In the 12th and 13th centuries the Netherlands built 23 churches named for St. Nicholas. He became the patron saint of Amsterdam as well as several other European towns. Because he so often aided poor children and traveled a lot, he became their patron saint too. Today he is also the patron saint of merchants. Guess why!

In the 14th century, the choir boys of St. Nicholas churches were given money and a holiday on December 6th. Later monks teaching in convent schools would disguise themselves as Sinterklaas (an abbreviated form of Sint Nicolaas/St. Nicholas) and either reward or punish the students according to their behavior.

Also in the 14th century the convent schoolboys paraded through the streets during the Christmas season. One was dressed as a bishop. The others collected money for the church. Today in certain areas children, sometimes dressed as the magi, still collect food and money for the poor. Special songs are sung during this event. They also play a unique drum (called the foekepot or rommelpot) and usually some type of flute.

Zwarte Piet (Black Peter) originally was a Turkish orphan who became a helper or servant of Bishop Nicholas and traveled with him as his constant companion. His dark features were a big contrast to the blond Dutch so they envisioned him as black. Another tradition attributes his blackness to soot from all the chimneys he has to climb down. (Coal dust is extremely hard to wash off! There is more about chimneys later.)

In Medieval and Renaissance paintings Sint Nicolaas is shown with long white hair and beard, wearing a bishop's vestments (a mitre and red cloak over a white robe) and carrying a gold crosier (staff). On the other hand, Zwarte Piet is depicted with bright red lips and dark curly hair, wearing a gold earring and colorful clothes styled from the middle ages. His costume may vary a little from place to place except for the puffed hat with its long feather.

Sinterklaas always rides a Schimmel, a white or light grey horse. Zwarte Piet walks beside the horse (or sometimes rides another horse) and carries a bag of sweets and presents and perhaps a roede (rod) or switch (for whipping naughty children). (In inclement weather they have been known to ride in a horse-drawn carriage. Somehow through the ages Sinterklaas was thought to come from Spain, and he obviously modernized his ship from sails to steam. I Saw Three Ships Come Sailing In, an old English carol, evolves to Zie ginds komt de stoomboot (See, Yonder Comes the Steamboat) for the Dutch.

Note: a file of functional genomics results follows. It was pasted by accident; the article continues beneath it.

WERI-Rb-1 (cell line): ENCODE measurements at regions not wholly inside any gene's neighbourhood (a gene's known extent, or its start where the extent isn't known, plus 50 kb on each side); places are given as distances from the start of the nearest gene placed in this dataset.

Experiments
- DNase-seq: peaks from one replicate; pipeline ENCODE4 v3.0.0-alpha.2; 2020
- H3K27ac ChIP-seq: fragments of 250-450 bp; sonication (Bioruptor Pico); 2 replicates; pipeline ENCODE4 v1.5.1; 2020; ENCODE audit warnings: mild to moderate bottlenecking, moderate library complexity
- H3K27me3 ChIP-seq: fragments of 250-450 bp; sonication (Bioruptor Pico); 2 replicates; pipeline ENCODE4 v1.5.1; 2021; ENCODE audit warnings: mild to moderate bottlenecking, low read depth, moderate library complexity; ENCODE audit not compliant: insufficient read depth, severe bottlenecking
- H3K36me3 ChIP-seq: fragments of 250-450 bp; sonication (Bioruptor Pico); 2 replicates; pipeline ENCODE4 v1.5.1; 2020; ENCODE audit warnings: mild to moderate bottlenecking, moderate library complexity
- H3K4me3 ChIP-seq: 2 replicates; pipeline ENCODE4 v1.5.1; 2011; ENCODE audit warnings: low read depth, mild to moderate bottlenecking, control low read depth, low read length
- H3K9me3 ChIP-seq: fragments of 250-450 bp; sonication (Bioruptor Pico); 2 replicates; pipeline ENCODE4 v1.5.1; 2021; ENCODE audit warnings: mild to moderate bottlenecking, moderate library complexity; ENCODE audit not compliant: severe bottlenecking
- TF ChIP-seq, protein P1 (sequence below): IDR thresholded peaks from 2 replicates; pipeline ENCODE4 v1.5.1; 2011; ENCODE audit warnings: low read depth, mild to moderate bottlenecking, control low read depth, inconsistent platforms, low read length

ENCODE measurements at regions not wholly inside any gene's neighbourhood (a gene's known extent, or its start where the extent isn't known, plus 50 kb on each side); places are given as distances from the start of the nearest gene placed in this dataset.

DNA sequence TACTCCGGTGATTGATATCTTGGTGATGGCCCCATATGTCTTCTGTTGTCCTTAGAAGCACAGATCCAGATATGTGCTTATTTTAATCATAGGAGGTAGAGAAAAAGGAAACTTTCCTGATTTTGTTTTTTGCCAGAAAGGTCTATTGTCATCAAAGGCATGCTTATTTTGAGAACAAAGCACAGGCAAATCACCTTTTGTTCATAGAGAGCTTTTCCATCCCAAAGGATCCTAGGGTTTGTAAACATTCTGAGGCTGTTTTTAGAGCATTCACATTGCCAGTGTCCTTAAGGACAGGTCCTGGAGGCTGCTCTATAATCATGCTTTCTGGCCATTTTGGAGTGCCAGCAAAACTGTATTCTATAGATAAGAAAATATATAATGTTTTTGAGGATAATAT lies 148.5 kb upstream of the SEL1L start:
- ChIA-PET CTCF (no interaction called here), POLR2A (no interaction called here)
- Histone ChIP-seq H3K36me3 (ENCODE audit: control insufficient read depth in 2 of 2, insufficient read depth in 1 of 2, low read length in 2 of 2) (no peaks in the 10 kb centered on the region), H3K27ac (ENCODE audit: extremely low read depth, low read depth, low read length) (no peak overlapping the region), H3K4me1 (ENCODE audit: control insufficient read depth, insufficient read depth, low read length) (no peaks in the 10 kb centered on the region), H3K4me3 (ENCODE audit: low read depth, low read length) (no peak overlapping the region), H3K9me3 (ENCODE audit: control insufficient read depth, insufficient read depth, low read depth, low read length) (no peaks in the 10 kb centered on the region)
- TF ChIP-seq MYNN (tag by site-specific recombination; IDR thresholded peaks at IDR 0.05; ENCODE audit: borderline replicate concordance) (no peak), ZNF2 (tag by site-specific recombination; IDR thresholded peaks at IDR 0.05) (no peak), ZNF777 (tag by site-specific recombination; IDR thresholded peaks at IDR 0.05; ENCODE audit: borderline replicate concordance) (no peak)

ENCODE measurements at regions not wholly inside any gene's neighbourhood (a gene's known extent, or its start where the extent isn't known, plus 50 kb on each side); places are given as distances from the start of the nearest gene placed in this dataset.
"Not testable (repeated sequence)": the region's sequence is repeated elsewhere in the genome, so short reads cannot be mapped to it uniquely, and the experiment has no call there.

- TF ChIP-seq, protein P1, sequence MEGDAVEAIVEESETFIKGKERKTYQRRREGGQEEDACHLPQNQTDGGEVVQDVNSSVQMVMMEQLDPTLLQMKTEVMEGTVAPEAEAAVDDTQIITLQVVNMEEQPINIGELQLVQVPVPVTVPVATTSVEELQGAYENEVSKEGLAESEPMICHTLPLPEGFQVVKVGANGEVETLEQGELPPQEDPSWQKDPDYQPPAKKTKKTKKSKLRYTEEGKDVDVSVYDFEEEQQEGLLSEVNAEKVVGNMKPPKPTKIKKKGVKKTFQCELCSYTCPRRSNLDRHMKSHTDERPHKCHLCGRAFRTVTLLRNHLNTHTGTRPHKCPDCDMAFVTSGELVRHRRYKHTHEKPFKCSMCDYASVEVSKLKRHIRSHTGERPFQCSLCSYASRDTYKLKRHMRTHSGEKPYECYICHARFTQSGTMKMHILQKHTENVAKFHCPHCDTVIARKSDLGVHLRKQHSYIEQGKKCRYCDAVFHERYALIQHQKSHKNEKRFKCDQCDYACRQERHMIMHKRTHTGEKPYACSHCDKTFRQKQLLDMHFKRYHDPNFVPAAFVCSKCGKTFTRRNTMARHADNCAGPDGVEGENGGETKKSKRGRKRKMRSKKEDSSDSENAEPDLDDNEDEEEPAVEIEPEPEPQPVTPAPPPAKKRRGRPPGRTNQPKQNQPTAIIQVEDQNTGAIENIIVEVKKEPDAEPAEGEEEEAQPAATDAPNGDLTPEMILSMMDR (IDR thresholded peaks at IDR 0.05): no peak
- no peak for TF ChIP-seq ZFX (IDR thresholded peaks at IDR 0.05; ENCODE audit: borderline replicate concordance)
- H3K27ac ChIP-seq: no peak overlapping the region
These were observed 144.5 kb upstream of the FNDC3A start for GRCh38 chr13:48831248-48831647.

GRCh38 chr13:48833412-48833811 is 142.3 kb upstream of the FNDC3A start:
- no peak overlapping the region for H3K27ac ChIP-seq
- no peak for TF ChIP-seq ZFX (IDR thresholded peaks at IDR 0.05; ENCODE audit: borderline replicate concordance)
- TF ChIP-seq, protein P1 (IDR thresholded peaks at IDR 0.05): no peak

Supposedly Sinterklaas departs Spain for the Netherlands a few days after Martinmas held on November 11th. He traditionally arrived on December 5th but now it is in mid-November. Today he has many helpers (about 20 Zwarte Pieten). The Mayor of Amsterdam and a delegation of dignitaries welcome him along with large crowds of people, usually with children. TV cameras broadcast the show live. During the parade the Zwarte Pieten throw pepernoten ('ginger snaps') to the crowds from large bags. Children are told that, if they are bad, these empty bags will be used to carry them off to Spain. (Pepernoten are listed later under Sinterklaas Holiday Treats.) Every town has a reception for Sinterklaas with the Mayor and his delegation. Children who wonder at the sight of so many Sinterklazen are told that he could not possibly make the rounds without lots of help; so hulp-Sinterklazen (people who dress up like him to help) are necessary. This explanation sounds familiar, doesn't it?

Gifts are given on Strooi avond (St. Nicholas Eve or, literally, straw evening), the night of December 5th. This evening may also be called Pakjesavond (Parcels Evening). Sinterklaas usually rides his horse over the roof tops and Zwarte Piet goes down the chimney and leaves the gifts or a switch or lump of coal for bad children in the klompen (wooden shoes) left by the hearth. Another version has Sinterklaas dropping the gifts down the chimney so that they miraculously land in the right place. The gifts dispensed by Sinterklaas or Zwarte Piet are usually various kinds of sweets. A third story has Sinterklaas and Zwarte Piet knocking on the door with his bag of presents. Opening his large book, he calls out the name of each person who must then answer questions about his/her behavior throughout the year. Gifts go to the good and a switch or lump of coal to the bad. Sometimes, when the door is opened, Zwarte Piet will throw pepernoten onto a white sheet purposely laid on the floor. The children sing Sinterklaas songs as they try to get as many cookies as possible. For home visits Sinterklaas and Zwarte Piet, under their disguises, look amazingly like the father and/or uncle or family friend. In all versions the children provide treats for the horse by putting straw, a carrot, and a lump of sugar in their klompen, and perhaps a bit of water in a pan too.